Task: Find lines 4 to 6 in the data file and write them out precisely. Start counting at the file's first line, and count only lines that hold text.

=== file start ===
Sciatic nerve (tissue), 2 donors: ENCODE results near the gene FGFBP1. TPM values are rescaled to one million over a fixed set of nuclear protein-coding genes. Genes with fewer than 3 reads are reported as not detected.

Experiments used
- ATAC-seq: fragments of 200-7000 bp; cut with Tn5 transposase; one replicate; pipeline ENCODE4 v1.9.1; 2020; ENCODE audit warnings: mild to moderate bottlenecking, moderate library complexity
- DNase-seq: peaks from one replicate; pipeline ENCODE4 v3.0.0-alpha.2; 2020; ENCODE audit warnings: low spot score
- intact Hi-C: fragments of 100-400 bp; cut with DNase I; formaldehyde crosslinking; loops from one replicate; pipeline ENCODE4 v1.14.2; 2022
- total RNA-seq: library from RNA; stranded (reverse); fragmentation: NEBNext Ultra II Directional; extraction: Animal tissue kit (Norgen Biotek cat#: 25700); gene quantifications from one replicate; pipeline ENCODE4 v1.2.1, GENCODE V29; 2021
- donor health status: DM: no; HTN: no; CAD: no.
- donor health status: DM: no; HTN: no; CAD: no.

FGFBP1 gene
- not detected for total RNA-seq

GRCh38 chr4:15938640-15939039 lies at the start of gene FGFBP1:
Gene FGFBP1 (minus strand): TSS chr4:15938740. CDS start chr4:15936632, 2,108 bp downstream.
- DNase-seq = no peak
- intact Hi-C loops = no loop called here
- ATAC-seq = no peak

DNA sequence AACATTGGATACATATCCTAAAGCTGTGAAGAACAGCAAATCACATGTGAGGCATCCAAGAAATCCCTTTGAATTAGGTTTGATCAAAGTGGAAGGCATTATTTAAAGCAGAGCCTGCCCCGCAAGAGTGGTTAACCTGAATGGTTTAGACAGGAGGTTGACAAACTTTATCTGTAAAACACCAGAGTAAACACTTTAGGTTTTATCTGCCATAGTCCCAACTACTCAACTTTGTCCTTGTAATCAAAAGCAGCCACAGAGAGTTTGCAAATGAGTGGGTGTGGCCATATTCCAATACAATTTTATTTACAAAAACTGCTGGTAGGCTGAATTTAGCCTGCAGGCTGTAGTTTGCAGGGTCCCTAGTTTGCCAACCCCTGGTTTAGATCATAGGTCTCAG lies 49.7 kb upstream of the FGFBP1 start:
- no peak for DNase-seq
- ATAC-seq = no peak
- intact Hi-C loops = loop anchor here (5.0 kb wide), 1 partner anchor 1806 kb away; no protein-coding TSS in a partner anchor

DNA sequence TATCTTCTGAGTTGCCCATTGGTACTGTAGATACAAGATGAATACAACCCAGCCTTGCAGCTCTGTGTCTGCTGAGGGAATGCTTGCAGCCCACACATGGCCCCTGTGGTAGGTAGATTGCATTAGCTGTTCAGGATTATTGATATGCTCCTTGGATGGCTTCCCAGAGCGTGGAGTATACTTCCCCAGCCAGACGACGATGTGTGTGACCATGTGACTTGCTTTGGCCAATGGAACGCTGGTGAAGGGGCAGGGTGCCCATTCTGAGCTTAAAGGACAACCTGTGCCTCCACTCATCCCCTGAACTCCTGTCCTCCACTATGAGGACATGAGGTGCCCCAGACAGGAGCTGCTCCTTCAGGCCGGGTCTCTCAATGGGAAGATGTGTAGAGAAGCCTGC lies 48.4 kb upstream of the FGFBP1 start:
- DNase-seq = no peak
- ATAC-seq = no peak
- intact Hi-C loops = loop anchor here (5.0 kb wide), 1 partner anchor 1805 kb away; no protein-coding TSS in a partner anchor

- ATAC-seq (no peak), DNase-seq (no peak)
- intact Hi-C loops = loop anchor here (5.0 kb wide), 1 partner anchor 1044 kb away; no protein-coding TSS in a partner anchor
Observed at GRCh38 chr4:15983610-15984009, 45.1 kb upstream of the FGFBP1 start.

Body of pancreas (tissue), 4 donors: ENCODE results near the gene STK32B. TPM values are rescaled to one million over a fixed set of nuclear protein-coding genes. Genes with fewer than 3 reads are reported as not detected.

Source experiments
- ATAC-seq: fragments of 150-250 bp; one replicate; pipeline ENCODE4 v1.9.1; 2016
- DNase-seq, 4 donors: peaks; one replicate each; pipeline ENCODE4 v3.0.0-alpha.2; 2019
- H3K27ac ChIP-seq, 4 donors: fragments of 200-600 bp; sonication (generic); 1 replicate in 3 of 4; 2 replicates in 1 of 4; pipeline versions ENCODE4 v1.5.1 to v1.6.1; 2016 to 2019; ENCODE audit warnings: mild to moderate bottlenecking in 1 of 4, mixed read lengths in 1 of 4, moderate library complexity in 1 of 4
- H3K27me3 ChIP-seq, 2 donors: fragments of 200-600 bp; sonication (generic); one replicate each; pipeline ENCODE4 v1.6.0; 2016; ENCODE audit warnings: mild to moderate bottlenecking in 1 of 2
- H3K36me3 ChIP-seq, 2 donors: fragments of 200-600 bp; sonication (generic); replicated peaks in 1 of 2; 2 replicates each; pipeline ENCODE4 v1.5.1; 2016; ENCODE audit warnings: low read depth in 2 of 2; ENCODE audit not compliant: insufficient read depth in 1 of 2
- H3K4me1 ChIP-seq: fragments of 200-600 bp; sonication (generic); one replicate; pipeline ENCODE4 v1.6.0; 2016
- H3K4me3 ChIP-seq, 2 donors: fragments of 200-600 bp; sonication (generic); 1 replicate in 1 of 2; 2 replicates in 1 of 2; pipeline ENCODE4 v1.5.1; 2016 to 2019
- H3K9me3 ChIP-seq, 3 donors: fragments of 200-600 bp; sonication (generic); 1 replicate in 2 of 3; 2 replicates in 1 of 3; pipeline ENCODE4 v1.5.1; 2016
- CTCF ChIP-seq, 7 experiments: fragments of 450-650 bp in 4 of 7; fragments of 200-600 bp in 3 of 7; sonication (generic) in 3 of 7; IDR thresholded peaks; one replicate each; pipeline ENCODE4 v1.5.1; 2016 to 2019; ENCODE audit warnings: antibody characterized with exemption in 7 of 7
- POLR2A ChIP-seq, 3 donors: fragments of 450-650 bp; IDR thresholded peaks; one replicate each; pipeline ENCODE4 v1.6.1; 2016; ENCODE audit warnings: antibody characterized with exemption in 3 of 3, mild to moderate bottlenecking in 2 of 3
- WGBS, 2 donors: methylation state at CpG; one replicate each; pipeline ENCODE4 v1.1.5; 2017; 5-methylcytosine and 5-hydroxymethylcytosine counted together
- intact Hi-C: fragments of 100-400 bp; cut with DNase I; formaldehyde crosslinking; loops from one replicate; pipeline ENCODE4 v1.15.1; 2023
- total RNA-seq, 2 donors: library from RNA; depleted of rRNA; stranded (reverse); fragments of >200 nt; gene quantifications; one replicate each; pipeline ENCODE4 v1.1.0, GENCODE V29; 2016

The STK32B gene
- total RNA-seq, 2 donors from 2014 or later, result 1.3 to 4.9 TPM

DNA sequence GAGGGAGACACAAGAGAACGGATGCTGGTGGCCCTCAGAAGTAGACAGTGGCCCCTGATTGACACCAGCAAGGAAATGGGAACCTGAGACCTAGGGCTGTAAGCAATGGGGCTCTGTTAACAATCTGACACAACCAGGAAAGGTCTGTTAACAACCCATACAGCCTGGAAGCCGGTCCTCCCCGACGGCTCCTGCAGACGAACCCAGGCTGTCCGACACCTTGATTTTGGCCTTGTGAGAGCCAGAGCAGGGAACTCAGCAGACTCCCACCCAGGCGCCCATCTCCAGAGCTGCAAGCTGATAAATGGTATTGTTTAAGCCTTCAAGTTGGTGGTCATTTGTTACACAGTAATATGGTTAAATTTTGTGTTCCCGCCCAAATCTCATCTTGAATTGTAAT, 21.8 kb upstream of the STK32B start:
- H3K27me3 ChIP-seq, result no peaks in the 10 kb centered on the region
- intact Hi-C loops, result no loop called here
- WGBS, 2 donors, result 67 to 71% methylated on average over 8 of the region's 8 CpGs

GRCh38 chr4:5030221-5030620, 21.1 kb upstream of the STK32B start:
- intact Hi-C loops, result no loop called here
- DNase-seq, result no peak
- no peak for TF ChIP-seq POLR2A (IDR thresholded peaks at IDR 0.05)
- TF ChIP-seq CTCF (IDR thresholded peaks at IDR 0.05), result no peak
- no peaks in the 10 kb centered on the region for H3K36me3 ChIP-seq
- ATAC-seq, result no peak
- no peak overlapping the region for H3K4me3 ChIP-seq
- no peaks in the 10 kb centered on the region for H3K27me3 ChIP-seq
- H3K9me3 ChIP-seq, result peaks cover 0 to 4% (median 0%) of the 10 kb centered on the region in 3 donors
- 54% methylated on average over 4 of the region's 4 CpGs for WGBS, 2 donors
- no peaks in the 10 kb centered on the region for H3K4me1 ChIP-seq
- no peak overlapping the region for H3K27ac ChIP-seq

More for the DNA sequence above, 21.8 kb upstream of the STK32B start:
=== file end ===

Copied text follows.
- DNase-seq: peaks from one replicate; pipeline ENCODE4 v3.0.0-alpha.2; 2020; ENCODE audit warnings: low spot score
- intact Hi-C: fragments of 100-400 bp; cut with DNase I; formaldehyde crosslinking; loops from one replicate; pipeline ENCODE4 v1.14.2; 2022
- total RNA-seq: library from RNA; stranded (reverse); fragmentation: NEBNext Ultra II Directional; extraction: Animal tissue kit (Norgen Biotek cat#: 25700); gene quantifications from one replicate; pipeline ENCODE4 v1.2.1, GENCODE V29; 2021